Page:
8

I'm looking for a Linux-compatible TTY-based calculator. For example:

user@host:~$ calculate
> 2
2
user@host:~$ calculate
> 8*6-4
44
user@host:~$ calculate
> 8*(6-4)
16

Is there anything like this that supports basic operations, some built-in functions like atan(), and possibly custom functions via scripting?

7

bc & dc

bc and dc are the 2 calculators that I'll often use when needing access from a terminal.

Examples

$ bc
bc 1.06.95
Copyright 1991-1994, 1997, 1998, 2000, 2004, 2006 Free Software Foundation, Inc.
This is free software with ABSOLUTELY NO WARRANTY.
For details type `warranty'. 

Then you can type your questions:

2
2
5+5
10

When you're done you can get out with a Ctrl+C.

Test drive

These calculators are pretty feature rich.

scaling

scale=5
193 * 1/3
64.33333

equations

principal=100
ir = 0.05
years = 5
futurevalue = principal * (1 + ir)^years

futurevalue
127.62800

your examples

8*6-4
44

8*(6-4)
16

calc

If you want something a little more interactive there's calc.

Example

$ calc
C-style arbitrary precision calculator (version 2.12.4.4)
Calc is open software. For license details type:  help copyright
[Type "exit" to exit, or "help" for help.]

; 10+10
20
; 8*6-4
    44
; 8*(6-4)
    16
; 

You can use the up/down arrows to go through past commands and it also has interactive help.

; help

Gives you this:

For more information while running calc, type  help  followed by one of the
following topics:

    topic               description
    -----               -----------
    intro               introduction to calc
    overview            overview of calc
    help                this file

    assoc               using associations
    builtin             builtin functions
    command             top level commands
    config              configuration parameters
    custom              information about the custom builtin interface
    define              how to define functions
    environment         how environment variables effect calc
    errorcodes          calc generated error codes
    expression          expression sequences
    file                using files
    history             command history
    interrupt           how interrupts are handled
    list                using lists
    mat                 using matrices
    ...

References

  • Since this isn't an Ubuntu-specific question, maybe link to calc upstream instead of to the Ubuntu package? – mattdm Dec 17 '17 at 15:15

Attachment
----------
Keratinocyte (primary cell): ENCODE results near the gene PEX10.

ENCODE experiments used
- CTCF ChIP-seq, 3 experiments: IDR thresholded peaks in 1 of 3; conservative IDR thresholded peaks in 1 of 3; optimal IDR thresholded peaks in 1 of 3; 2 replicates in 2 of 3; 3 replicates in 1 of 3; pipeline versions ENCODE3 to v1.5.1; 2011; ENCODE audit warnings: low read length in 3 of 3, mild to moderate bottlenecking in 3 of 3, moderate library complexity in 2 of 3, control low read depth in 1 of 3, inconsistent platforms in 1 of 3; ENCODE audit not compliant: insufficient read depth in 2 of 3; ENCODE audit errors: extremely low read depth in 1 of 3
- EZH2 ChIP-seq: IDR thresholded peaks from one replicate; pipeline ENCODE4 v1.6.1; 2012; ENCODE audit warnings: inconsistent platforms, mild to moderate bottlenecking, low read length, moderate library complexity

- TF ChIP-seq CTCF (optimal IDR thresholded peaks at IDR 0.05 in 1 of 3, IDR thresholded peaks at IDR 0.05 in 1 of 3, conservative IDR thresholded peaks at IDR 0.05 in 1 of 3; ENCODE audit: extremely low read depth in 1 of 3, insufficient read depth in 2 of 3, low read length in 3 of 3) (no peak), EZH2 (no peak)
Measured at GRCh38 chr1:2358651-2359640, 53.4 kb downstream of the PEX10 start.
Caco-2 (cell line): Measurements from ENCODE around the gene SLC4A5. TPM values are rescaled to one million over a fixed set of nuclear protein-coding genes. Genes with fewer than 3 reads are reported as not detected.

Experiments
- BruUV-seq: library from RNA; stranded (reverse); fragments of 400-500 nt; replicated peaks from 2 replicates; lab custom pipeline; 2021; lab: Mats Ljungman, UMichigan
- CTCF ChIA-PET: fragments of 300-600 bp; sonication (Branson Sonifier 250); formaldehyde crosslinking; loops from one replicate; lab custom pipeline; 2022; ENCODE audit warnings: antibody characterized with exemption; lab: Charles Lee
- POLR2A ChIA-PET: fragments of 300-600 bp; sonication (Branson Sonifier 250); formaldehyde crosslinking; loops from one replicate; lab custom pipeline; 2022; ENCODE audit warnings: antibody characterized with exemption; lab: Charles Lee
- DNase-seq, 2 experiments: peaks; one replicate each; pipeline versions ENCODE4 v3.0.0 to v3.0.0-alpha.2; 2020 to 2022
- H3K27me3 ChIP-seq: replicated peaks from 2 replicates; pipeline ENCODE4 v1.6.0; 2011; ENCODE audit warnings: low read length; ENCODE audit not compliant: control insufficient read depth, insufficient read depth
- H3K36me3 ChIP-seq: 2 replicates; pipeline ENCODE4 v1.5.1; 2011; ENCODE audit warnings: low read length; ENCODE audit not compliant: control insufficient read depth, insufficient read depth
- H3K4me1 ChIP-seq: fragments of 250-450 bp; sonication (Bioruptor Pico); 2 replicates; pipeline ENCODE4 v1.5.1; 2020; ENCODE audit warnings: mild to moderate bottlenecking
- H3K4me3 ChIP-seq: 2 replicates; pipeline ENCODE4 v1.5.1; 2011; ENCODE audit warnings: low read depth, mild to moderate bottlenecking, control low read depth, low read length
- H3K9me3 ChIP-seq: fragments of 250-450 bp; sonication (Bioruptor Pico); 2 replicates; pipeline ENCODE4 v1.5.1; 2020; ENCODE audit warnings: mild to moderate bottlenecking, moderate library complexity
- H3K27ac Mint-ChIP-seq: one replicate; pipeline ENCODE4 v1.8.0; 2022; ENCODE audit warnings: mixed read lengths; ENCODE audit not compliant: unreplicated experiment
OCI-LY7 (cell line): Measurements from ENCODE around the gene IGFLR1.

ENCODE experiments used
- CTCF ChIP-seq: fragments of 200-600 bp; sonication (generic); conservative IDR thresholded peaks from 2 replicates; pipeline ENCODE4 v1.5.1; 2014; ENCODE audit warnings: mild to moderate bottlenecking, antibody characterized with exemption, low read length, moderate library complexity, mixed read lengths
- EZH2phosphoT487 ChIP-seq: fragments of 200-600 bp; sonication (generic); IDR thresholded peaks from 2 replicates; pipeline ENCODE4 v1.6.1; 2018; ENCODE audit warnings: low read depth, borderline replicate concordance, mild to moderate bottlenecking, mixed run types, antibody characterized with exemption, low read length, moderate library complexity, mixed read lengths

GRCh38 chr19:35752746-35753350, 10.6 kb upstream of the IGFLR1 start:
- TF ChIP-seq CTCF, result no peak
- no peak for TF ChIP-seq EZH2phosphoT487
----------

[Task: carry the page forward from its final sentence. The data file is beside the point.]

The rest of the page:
• @mattdm - thanks added that link, I left the other link simply b/c I was linking to a man page on calc, not necessarily the ubuntu package. – slm Dec 18 '17 at 1:13
6

There are many answers to your question...

The simple ones you could do in the shell.

$ echo $((8*(6-4)))
16

As a dedicated program there is bc.

$ echo "8*(6-4)" | bc
16

Custom functions via scripting? Well, shell scripts and bc both have them, in a way. Depends on how far you want to take it.

Why not Python? It's easy to learn.

$ python
>>> from math import atan
>>> 8*(6-4)+atan(0)
16.0
  • I've actually been using Python for this lately, but that's the reason I want something else. It gets annoying having to import something for every function. I was hoping more for something self-contained, like Speedcrunch (i.imgur.com/Cn6GejG.png), but command line obviously. – Lucas Phillips Dec 14 '13 at 2:22
  • 1
    You can solve import problem by defining PYTHONSTARTUP environment variable and preimporting stuff in the file pointed to by the variable. – mkc Dec 14 '13 at 3:20
5

In zsh:

$ autoload zcalc  # best in ~/.zshrc
$ zcalc
1> 8*(6-4)
16
2> $1*2
32
4

insect has both web- and terminal-based versions:

insect example usage

2

Maxima CAS :

   L(t):=exp(%i*t*2*%pi); /* unit circle parametrised with angle in turns */
   plot2d(
   [atan2(imagpart(L(x)),realpart(L(x)))],
   [x,0,1],
   [y,-2*%pi,2*%pi],
   [plot_format, gnuplot],
   [gnuplot_term,"png"],
   [gnuplot_out_file, "atan2.png"],
   [legend, "atan2"],
   [xlabel,"angle in radians"], 
   [ylabel,"angle in radians"],
   [gnuplot_preamble,"
   set key left top;
   set xtics ('pi/2' 0.25, 'pi' 0.5, '3pi/2' 0.75,'2pi' 1.0);
   set ytics ('-2pi' -6.283, '-pi' -3.1415, '-pi/2' -1.5708, '0' 0, 'pi/2'  1.5708, 'pi' 3.1415, '2pi' 6.283);
   set grid xtics ytics "]
  );

HTH

1

Here's a little bash hack that will let you do simple arithmetic directly on the commandline.

alias calc='set -o noglob; docalc'
function docalc { perl -e "print STDOUT $*, \"\\n\""; set +o noglob; }

Then you can do, e.g.,

calc 3 * 15 + 5

Unfortunately it doesn't play well with parentheses. (If I recall correctly you can get tcsh to accept those too, but I couldn't persuade bash to.)

PS. You could rely on bash for the arithmetic, by replacing the perl call with echo $(( $* )); but that'll give you integer division for 5/6, etc. Perl's arithmetic is more useful.

Alternative: If your only beef with python is that you need to import math, the following is your friend:

% alias calc='python -i -c "from math import *"'
% calc
>>> 5 * atan(0.25)
0

A other way is to use a interpreter like Python 3:

$ python3
> from math import *
> 213/53*exp(0.8)/asin(3)
9.645423462356044

Have the advantage, that you can script everything, there are allready many functions (you could also import cmath if you need complex numbers), you do not need to set any precision for the most cases and python is already installed on the most Linux installations.

Python 3.x is better for a generic calculator than Python 2.x, because Python 3.x do a float point divisions if the result is is not a int.

$ python3
> 3/2
1.5
$ python2
> 3/2
1

The major downside, for me at least, is, that floats are not printed in the scientific notation if there are not very big or small, without a format string:

> exp(35)
1586013452313430.8
> "{:e}".format(exp(35))
'1.586013e+15'

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